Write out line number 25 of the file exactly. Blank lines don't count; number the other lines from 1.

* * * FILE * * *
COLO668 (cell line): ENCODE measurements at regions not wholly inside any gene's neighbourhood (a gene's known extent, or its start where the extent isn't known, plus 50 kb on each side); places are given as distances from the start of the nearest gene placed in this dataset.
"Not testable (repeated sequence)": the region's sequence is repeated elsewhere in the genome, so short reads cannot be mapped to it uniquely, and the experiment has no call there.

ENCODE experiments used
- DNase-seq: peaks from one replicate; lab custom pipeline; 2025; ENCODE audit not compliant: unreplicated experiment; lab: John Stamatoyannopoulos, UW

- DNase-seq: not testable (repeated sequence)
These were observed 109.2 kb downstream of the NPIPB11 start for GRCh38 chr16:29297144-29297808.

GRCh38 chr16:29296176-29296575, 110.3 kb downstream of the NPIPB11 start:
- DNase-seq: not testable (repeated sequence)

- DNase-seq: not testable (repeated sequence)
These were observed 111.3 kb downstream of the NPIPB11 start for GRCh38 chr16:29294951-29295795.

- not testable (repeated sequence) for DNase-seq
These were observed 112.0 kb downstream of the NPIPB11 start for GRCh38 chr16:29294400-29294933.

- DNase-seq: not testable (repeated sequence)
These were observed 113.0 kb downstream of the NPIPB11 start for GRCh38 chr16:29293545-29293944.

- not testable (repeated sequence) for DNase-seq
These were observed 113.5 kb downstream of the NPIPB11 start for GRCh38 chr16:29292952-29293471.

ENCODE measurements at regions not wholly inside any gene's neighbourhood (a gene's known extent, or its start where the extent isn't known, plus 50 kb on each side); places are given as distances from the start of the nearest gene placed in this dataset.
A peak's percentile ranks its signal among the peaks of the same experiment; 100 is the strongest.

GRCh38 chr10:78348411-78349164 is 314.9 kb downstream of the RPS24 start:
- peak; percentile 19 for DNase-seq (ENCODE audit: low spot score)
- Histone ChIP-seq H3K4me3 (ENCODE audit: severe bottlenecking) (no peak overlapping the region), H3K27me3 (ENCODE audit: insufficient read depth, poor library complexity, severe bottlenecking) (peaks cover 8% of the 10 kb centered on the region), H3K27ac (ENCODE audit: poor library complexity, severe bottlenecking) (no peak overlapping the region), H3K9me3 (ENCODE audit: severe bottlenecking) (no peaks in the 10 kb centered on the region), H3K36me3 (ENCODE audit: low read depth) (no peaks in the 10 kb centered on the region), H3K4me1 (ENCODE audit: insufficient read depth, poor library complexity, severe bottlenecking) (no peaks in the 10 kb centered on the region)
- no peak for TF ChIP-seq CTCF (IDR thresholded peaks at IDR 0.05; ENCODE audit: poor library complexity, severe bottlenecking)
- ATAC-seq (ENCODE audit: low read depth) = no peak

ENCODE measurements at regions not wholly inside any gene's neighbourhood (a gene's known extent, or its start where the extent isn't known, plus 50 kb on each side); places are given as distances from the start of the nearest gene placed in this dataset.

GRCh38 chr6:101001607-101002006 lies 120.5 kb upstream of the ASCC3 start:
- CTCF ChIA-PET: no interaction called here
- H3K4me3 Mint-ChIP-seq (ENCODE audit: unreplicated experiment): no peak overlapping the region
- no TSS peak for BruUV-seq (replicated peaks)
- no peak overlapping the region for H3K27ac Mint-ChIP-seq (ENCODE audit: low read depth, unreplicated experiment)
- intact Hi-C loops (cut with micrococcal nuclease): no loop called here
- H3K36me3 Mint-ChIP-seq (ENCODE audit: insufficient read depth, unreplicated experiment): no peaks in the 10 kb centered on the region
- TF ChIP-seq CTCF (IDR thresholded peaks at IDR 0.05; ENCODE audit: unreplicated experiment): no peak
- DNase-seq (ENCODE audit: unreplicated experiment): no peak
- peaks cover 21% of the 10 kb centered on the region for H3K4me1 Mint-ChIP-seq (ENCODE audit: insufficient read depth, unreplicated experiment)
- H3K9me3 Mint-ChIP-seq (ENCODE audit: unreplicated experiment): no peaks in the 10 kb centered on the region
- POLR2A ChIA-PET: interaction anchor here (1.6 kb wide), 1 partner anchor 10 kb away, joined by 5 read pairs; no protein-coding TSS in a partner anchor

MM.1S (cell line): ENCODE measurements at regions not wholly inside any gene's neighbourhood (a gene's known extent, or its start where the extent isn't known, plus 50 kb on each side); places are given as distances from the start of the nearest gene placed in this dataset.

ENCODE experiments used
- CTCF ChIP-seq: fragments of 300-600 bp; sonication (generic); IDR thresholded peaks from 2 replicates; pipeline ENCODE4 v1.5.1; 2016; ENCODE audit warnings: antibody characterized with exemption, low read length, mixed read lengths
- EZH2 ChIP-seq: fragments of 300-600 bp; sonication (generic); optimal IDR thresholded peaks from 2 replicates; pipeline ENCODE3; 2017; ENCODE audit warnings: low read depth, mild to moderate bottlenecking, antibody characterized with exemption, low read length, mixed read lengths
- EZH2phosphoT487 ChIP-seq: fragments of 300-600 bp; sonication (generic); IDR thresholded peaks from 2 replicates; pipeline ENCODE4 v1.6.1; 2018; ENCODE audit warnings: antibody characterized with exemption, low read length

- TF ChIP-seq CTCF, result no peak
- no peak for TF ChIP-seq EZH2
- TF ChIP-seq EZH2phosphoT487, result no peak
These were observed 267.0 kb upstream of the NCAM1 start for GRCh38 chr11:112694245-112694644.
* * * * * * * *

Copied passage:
GRCh38 chr6:101001607-101002006 lies 120.5 kb upstream of the ASCC3 start: